Climate Change Catastrophe: The Climate Change Committee (CCC)   this week that the UK is ‘nowhere near’ meeting targets agreed at COP26. Ambitions to reduce CO2 emissions, ‘phase down’ coal and ‘phase out’ subsidies that lower the price of coal, oil and natural gas were announced at the climate summit in Glasgow. Scientists have emphasised that it is essential that the UK embraces these pledges if it will meet its net zero target by 2050. To achieve this, the UK must drop emissions by 7.6% per year between 2020 and 2030 to prevent temperatures exceeding 1.5 The CCC published its study on COP26 and the ‘next steps for the UK’. Within this document, there are some harsh realities for the Government and the nation to consider. Organisations such as the Association for Renewable Energy and Clean Technology have been saying since 2020 that the UK, the holders of the COP Presidency until COP27, should be leading by example and setting their COP promises into motion today, as tomorrow just seems too late.



Levelling Up – a title without a policy (yet)?

With the Levelling Up White Paper scheduled to be published within the next fortnight, DRD Associates Clemency Huggins and Ed Bowie take a look at how the Government and Opposition are approaching what could be the most significant new policy platform since the General Election.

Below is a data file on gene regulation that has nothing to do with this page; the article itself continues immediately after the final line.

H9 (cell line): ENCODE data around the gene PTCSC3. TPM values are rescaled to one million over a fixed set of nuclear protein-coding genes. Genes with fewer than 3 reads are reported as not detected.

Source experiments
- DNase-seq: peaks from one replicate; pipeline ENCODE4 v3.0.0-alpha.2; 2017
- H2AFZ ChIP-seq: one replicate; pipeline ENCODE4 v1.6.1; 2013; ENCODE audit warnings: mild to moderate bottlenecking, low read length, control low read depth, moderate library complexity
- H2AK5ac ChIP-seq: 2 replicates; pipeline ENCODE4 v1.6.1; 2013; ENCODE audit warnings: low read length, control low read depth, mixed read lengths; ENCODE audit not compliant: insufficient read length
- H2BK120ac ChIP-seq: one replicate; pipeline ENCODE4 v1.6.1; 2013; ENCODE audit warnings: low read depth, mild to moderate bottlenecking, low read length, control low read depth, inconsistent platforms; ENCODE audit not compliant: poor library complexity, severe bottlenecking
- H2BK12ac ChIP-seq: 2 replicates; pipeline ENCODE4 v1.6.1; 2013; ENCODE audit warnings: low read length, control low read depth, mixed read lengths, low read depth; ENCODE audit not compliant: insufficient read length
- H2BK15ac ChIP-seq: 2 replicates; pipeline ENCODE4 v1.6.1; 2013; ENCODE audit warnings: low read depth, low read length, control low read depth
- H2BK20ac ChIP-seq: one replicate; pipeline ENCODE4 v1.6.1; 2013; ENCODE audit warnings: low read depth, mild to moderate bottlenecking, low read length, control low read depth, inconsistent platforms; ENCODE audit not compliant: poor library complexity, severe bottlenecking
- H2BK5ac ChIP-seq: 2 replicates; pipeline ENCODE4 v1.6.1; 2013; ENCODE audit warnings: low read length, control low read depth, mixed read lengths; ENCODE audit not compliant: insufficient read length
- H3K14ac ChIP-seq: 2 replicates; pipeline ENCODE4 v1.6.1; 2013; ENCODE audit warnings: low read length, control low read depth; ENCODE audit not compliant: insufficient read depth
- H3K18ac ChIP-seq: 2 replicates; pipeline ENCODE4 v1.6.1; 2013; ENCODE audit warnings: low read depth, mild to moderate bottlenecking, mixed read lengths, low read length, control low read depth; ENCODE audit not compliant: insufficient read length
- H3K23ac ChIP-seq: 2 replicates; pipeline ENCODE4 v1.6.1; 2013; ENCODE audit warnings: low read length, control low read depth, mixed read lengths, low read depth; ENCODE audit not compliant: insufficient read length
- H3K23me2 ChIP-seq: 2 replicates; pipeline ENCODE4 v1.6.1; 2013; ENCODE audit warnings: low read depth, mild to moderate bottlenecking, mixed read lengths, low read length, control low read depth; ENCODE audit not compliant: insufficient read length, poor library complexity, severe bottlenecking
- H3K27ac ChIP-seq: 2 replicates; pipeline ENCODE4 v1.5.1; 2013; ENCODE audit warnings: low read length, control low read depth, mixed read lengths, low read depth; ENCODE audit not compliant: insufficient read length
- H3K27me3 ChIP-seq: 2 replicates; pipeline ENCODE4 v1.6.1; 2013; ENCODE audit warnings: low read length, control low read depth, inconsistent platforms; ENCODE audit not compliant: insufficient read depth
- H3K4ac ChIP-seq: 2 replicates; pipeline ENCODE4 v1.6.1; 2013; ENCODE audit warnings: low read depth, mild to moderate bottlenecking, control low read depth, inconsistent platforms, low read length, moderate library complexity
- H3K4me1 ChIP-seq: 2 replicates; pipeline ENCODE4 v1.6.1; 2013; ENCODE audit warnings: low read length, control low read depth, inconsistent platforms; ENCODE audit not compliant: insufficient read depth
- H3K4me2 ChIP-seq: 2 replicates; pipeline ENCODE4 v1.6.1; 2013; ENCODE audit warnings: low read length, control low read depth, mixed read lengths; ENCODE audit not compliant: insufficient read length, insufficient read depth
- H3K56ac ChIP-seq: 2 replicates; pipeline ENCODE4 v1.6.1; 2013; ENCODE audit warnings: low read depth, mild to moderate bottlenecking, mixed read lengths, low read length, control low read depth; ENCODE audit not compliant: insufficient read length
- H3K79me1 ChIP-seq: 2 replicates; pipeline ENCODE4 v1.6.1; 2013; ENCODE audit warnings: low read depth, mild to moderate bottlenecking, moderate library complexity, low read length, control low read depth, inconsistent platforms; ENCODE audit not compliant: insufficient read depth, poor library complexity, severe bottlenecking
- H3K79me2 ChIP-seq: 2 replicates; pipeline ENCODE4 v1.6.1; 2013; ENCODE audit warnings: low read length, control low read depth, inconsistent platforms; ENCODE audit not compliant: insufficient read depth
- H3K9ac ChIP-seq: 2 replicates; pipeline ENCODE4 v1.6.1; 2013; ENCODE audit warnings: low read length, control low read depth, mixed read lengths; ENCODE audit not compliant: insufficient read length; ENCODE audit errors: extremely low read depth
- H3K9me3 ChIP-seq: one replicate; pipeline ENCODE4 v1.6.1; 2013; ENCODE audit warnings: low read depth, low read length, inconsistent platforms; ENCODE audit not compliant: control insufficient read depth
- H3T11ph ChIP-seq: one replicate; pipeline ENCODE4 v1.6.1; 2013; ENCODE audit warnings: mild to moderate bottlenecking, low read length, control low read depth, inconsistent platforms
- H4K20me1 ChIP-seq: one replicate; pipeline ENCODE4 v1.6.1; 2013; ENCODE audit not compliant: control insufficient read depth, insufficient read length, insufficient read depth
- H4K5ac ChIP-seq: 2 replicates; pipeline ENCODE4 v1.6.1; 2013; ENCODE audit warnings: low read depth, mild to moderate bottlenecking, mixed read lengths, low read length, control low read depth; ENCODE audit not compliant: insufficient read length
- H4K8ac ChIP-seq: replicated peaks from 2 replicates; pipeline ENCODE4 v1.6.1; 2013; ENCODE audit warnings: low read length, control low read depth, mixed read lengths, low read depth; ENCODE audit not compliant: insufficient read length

Described as “one of the signature challenges of our time” (Andy Haldane), “the defining mission of this government” (Michael Gove), and “not a jam spreading operation… [a] win-win for the whole United Kingdom” (Boris Johnson), levelling up is the talk of towns across the country. The Conservatives won the last General Election with a landslide majority based on a manifesto promising to achieve greater equality across the counties, they committed billions of pounds in the Budget and Spending Review to do so, and levelling up is still the buzz word of the Government. It has to be if they want to stand a chance at the next election.

To read more click here.



Politico – To understand Lord Frost is to understand Britain’s approach to Brexit

The Spectator – Britain’s relationship with France has taken a turn for the worse

New Statesman –Exclusive: Tory MPs would be over £1m worse off in six months with Boris Johnson’s second job ban

The Week – Who will replace Andrew Marr at the BBC?


Growing reports of the Omicron variant across the globe have given the booster vaccine race a boost…

Source: New Statesman